Three Degrees of Separation for Getting That Job Monday, June 8, 2009
TAU advises referral from "friend of a friend" for interview success
Experts estimate that personal contacts are instrumental in landing 70% of all jobs in the U.S., but they don't talk about what kinds of contacts they are or should be. Social networking sites like LinkedIn or Facebook may be valuable for the first contact with recruiters, but "virtual relationships" with company employees will probably not be enough to land the job, says workplace relationship expert Dr. Hilla Dotan of Tel Aviv University's Faculty of Management.
Her tip: Look into real-life relationships before — and after — you tap into the virtual life. "People need to exploit their network of friends and acquaintances from the real world prior to the job interview," advises Dotan.
After surveying thousands of employees from American companies, including those on the Fortune 500 list, Dotan created the "Relational Tendency Tool," which identifies the types and value of workplace relationships. It's also an effective tool for digging out "non-public" job openings, gathering information about the potential interviewer, and preparing for the interview itself, says Dotan.
"Many people think it is the best friend that can help get the interview, but research evidence and results from the tool show that it is the friend of the best friend that is most effective. The tool can also predict who in the friendship network is the ideal person to provide the recommendation that would put you on the top of the pile," she says.
A Little Knowledge Can Be a Profitable Thing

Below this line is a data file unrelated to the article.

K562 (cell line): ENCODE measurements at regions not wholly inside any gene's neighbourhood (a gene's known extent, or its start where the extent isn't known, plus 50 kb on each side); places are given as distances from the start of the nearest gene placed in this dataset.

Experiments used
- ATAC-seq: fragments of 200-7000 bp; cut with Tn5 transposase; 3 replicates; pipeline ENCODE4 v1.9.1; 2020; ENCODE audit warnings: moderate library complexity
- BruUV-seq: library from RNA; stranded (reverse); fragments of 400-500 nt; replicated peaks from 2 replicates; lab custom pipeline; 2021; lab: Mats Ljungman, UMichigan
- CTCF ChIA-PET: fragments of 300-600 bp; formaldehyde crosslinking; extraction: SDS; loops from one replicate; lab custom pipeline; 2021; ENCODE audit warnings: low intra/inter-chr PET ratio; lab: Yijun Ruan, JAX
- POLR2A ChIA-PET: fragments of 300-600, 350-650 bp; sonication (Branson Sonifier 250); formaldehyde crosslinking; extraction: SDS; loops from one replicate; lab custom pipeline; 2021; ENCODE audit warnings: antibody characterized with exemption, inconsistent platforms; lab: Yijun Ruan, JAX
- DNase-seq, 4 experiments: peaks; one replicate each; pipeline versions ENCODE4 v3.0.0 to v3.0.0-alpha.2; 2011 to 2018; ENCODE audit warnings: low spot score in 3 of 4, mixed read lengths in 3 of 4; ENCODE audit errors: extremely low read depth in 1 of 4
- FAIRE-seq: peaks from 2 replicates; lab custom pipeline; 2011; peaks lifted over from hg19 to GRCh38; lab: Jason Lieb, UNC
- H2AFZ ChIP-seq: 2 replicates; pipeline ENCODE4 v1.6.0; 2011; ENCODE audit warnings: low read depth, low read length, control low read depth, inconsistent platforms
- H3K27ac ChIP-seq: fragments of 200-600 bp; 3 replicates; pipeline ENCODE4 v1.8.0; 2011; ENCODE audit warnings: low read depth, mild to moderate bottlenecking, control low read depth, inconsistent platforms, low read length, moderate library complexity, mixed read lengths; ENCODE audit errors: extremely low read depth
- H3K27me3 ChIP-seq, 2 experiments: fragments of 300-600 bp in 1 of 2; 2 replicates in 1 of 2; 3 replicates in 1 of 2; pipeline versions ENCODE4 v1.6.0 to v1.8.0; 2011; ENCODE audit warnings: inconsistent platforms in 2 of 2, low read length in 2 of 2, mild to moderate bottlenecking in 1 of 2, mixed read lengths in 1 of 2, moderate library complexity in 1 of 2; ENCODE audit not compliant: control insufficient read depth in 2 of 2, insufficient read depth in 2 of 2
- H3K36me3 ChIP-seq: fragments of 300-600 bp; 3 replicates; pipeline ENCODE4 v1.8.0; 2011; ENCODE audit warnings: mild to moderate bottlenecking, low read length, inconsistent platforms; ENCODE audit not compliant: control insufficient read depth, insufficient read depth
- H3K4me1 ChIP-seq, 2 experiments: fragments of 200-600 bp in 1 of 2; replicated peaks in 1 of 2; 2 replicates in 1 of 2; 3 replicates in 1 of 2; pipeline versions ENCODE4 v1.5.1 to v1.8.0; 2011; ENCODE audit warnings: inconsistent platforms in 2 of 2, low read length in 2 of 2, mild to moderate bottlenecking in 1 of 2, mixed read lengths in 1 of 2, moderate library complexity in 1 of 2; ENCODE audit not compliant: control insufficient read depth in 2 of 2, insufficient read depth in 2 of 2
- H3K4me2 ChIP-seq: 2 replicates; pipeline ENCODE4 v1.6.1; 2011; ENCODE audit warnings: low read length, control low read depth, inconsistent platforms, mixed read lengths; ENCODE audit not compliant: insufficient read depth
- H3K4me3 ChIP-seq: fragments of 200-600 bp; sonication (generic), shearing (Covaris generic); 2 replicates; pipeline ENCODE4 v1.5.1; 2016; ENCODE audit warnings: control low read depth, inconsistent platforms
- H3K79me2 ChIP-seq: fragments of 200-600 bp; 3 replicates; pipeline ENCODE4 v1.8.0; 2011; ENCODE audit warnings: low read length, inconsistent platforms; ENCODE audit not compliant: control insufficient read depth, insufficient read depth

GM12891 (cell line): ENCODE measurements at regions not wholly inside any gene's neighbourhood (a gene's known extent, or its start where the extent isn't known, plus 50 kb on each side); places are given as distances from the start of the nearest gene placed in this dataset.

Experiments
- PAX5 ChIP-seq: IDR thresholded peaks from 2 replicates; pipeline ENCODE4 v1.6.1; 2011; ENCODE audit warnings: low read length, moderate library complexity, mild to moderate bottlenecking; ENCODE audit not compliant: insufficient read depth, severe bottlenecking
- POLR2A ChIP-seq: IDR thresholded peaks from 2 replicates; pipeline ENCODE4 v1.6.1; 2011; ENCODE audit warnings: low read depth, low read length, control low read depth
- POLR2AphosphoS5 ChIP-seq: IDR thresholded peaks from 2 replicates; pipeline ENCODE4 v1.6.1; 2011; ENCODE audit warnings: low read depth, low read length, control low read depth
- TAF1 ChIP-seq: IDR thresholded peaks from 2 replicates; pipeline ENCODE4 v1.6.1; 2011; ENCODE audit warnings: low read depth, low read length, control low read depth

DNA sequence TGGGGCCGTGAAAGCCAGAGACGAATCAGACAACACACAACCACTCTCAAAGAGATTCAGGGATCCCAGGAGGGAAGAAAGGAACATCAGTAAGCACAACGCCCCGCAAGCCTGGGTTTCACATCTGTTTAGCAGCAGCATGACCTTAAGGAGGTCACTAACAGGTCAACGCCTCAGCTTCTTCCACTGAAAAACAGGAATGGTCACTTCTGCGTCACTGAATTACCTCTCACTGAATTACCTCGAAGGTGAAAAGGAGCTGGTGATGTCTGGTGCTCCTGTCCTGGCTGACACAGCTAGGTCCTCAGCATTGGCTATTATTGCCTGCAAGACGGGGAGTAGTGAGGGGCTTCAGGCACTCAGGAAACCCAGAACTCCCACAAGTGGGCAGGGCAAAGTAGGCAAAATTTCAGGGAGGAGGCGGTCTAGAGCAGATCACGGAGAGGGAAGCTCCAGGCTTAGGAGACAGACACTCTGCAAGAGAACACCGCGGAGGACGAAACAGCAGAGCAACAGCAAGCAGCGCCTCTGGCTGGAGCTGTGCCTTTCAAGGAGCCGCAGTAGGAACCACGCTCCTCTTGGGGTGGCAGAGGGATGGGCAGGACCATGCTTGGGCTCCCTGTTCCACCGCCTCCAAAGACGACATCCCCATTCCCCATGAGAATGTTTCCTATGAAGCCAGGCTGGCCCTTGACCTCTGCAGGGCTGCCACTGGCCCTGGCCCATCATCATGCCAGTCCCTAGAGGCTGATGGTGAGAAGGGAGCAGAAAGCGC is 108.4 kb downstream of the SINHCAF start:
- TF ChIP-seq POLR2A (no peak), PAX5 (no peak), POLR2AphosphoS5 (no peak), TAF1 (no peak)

Dr. Hilla Dotan
"Once you've received an invitation for an interview, tap into your friendship network again to prepare for the interview," she says. While LinkedIn is a great way to connect to headhunters, it has much less value for making the kinds of connections that will help you get the job once the interview date is set. "If you want to win over the interviewer, see if you have any friends with friends who work there. If so, arrange a meeting between you, your friend, and your friend's friend a few days before the interview to discuss the prospective job," Dr. Dotan says.
Ask your new alliances about the person who will be interviewing you. A shared hobby, family information, or another commonality is all you need to help build the relationship and inspire that initial connection between you and the interviewer.
At any stage of the job application process, be careful about getting recommendations from your close friends. The resulting job — or rejection — can be dangerous for both your friendship and professional career. "I suggest you get recommendations from people who are two to three degrees of separation away from your close friend. If you are too close to someone in the company, it probably won't be an objective recommendation. Interviewers know that."
Finally, be very sensitive to the interviewer's cues. If they are initiating a social discussion, you want to be receptive to that and use the opportunity to share some of the knowledge you obtained. If they are being professional, and talking just about the business or the job, you have to follow their lead, Dr. Dotan recommends.
Leaving Impressions on Twitter, Facebook or LinkedIn
Dr. Dotan also cautions about revealing too much on a public forum. The impression you make can be influenced greatly by your "online reputation" and you'll be carrying your online history into the interview. The chances are quite high that you'll be "Googled" before your meeting.
While social networking sites can help put your name out there, it can harm how you look from the outside, she says. "My advice would be to be very selective about the information you post, and who to accept and not accept into your network. People judge you as a person and a professional. You want to portray a positive face on both fronts," she says.
At Tel Aviv University Dr. Dotan examines, researches, and teaches how workplace networks form, why they begin, and eventually how these networks evolve to impact business success. She is one of 23 new faculty at Tel Aviv University — highly recruited by universities throughout the country — as part of an across-the-board effort to reverse "brain drain" in Israel.